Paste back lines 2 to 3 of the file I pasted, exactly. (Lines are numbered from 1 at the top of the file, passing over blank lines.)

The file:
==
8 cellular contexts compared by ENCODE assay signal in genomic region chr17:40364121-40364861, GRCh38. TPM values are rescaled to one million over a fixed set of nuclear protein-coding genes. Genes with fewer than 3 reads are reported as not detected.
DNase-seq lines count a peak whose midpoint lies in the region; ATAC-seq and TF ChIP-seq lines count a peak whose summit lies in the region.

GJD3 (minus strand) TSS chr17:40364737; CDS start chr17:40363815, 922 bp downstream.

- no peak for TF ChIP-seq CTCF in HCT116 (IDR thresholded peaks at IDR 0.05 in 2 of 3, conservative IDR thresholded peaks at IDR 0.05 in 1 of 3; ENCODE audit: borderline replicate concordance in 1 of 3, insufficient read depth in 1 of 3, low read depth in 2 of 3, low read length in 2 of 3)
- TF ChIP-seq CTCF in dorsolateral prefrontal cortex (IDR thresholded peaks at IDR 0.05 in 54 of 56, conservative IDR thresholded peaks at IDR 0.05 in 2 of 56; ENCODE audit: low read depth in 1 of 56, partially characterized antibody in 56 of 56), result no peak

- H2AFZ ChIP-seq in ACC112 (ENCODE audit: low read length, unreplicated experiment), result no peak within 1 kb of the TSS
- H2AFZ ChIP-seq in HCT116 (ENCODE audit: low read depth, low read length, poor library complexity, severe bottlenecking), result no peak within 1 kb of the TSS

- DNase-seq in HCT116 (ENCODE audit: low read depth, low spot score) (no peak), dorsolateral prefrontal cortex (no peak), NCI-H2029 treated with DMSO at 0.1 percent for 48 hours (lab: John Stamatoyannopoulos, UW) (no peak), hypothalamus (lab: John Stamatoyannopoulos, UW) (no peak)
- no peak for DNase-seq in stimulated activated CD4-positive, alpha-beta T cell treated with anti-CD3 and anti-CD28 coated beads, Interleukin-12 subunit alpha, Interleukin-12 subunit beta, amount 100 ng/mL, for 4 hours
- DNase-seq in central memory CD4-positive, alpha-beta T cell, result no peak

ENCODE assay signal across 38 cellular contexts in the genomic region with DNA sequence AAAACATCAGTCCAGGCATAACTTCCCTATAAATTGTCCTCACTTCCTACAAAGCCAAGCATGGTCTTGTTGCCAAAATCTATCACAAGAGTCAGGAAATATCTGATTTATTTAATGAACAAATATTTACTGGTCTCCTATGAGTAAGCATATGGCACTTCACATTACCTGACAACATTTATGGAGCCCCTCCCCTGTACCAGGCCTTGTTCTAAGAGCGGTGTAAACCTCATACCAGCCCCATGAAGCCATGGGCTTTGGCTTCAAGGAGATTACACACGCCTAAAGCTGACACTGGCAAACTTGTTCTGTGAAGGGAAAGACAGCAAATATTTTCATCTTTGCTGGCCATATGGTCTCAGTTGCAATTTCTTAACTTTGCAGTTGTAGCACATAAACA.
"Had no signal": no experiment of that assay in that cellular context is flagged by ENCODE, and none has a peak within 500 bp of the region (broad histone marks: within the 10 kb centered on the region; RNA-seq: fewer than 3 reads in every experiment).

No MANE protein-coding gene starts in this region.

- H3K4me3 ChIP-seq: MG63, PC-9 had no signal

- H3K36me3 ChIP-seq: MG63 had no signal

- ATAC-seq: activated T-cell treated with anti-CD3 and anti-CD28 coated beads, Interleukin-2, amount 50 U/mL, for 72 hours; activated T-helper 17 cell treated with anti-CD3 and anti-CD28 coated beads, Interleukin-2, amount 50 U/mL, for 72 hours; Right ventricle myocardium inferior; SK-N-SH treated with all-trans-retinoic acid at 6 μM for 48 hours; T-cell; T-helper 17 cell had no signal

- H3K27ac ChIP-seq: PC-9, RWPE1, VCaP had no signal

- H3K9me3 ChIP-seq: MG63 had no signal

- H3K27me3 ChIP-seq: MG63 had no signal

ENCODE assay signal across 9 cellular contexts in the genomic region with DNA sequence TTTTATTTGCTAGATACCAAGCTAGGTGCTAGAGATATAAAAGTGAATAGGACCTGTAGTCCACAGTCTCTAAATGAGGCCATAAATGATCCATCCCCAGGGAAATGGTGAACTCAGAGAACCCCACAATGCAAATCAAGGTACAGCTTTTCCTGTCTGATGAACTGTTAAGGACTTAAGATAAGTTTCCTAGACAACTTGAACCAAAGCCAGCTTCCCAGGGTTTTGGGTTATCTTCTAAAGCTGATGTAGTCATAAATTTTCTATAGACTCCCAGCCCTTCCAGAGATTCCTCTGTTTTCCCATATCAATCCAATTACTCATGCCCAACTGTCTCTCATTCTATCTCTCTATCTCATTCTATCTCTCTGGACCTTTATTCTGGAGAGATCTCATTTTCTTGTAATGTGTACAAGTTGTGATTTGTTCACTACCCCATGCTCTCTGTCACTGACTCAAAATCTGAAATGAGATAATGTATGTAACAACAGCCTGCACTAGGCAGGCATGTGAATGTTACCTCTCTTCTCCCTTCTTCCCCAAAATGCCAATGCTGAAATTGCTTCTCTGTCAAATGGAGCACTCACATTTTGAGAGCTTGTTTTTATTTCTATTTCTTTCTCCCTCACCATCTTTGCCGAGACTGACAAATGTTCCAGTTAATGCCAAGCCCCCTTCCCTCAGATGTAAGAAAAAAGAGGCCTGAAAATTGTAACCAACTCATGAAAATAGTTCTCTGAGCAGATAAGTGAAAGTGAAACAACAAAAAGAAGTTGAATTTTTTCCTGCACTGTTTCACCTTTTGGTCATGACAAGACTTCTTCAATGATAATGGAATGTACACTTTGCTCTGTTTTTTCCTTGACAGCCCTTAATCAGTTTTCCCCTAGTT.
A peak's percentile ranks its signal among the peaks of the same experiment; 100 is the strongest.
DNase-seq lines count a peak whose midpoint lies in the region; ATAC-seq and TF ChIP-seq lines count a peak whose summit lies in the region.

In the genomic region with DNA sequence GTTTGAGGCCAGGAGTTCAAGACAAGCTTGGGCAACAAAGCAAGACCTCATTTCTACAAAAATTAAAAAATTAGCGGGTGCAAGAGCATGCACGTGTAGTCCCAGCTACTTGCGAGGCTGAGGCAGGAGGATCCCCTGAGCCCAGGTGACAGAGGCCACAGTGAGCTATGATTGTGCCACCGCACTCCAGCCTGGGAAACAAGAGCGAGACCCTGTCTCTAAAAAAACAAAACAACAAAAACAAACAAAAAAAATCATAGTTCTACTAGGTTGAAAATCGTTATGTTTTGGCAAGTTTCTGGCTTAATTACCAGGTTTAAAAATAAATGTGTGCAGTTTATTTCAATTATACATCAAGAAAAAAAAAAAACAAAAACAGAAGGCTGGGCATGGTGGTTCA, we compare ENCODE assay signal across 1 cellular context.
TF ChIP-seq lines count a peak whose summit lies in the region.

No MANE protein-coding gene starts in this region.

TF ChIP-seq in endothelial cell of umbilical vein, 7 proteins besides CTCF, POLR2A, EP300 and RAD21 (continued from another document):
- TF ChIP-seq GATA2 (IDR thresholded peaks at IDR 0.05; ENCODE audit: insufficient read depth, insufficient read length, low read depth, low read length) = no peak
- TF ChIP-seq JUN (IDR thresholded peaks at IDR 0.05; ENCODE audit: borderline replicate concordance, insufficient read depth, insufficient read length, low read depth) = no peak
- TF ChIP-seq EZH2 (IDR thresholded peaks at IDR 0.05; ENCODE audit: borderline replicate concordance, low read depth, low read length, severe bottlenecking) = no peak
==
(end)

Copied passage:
DNase-seq lines count a peak whose midpoint lies in the region; ATAC-seq and TF ChIP-seq lines count a peak whose summit lies in the region.

GJD3 (minus strand) TSS chr17:40364737; CDS start chr17:40363815, 922 bp downstream.